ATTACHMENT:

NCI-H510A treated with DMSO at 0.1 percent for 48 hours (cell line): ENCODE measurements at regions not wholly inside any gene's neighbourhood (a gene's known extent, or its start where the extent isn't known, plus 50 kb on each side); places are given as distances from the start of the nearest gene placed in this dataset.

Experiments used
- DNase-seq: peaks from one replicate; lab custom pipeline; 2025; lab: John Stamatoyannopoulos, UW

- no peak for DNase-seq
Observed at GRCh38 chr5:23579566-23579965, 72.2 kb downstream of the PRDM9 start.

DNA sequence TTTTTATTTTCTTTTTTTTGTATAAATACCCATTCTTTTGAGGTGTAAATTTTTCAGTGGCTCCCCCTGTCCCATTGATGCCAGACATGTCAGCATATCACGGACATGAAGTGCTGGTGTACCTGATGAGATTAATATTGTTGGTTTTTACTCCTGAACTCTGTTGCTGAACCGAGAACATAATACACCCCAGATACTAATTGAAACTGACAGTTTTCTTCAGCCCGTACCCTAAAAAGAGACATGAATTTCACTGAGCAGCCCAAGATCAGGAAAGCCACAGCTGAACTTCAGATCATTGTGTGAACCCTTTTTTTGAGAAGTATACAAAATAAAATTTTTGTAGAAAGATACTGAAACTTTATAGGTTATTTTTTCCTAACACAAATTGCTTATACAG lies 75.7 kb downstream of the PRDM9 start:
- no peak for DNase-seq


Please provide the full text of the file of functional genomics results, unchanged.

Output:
NCI-H510A treated with DMSO at 0.1 percent for 48 hours (cell line): ENCODE measurements at regions not wholly inside any gene's neighbourhood (a gene's known extent, or its start where the extent isn't known, plus 50 kb on each side); places are given as distances from the start of the nearest gene placed in this dataset.

Experiments used
- DNase-seq: peaks from one replicate; lab custom pipeline; 2025; lab: John Stamatoyannopoulos, UW

- no peak for DNase-seq
Observed at GRCh38 chr5:23579566-23579965, 72.2 kb downstream of the PRDM9 start.

DNA sequence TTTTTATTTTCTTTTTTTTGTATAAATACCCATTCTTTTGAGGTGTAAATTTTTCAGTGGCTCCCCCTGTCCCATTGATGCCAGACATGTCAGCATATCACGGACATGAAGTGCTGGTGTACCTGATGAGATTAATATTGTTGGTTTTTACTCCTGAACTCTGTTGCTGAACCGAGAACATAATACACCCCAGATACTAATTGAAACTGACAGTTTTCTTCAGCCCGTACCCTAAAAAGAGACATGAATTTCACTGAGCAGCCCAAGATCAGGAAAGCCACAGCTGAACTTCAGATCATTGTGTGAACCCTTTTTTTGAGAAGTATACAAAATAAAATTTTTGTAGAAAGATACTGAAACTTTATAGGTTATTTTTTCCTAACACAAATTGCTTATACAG lies 75.7 kb downstream of the PRDM9 start:
- no peak for DNase-seq